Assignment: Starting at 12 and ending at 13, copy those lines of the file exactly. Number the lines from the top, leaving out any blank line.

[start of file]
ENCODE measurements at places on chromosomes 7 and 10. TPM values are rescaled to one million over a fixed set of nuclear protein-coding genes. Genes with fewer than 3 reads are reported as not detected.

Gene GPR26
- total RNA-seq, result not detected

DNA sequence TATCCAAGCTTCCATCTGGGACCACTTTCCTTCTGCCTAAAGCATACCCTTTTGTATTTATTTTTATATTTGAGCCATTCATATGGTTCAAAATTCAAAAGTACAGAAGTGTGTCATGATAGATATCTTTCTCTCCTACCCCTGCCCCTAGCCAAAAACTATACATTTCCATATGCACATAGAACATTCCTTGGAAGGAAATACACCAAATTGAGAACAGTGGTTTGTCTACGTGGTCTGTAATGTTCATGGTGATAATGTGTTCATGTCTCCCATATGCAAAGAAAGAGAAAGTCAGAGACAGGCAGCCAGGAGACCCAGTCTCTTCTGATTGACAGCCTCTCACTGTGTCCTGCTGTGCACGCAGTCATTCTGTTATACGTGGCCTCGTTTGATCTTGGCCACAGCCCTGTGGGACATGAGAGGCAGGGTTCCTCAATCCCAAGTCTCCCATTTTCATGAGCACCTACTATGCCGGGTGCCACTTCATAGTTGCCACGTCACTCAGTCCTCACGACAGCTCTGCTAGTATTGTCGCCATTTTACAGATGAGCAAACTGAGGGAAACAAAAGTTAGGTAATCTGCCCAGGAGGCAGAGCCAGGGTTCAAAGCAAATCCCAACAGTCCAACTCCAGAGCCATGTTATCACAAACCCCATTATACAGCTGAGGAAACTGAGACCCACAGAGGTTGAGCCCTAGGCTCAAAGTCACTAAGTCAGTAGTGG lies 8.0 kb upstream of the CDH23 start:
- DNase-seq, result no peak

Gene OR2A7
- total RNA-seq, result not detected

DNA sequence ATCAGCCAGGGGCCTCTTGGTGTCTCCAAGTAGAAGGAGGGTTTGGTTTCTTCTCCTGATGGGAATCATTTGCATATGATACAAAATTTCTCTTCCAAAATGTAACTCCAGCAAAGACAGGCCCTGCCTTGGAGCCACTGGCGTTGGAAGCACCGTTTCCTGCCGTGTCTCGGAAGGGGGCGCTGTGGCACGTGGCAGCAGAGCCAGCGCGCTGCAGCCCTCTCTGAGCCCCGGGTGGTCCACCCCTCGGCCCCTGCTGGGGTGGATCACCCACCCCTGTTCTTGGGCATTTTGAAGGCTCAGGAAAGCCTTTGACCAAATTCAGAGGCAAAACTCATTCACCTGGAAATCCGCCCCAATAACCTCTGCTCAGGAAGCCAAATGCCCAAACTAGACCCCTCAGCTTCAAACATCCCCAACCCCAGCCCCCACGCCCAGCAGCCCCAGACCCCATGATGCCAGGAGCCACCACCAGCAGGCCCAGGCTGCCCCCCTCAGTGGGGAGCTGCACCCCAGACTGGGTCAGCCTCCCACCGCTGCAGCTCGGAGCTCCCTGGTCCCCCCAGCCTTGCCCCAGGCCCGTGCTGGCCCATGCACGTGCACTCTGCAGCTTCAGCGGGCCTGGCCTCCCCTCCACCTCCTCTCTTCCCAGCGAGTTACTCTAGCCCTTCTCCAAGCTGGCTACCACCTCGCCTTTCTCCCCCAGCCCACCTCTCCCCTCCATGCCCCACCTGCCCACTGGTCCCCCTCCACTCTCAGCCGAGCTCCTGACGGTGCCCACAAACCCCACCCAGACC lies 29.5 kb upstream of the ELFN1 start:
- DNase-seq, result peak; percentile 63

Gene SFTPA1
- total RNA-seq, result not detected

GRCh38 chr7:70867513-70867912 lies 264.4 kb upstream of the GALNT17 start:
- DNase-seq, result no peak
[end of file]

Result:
GRCh38 chr7:70867513-70867912 lies 264.4 kb upstream of the GALNT17 start:
- DNase-seq, result no peak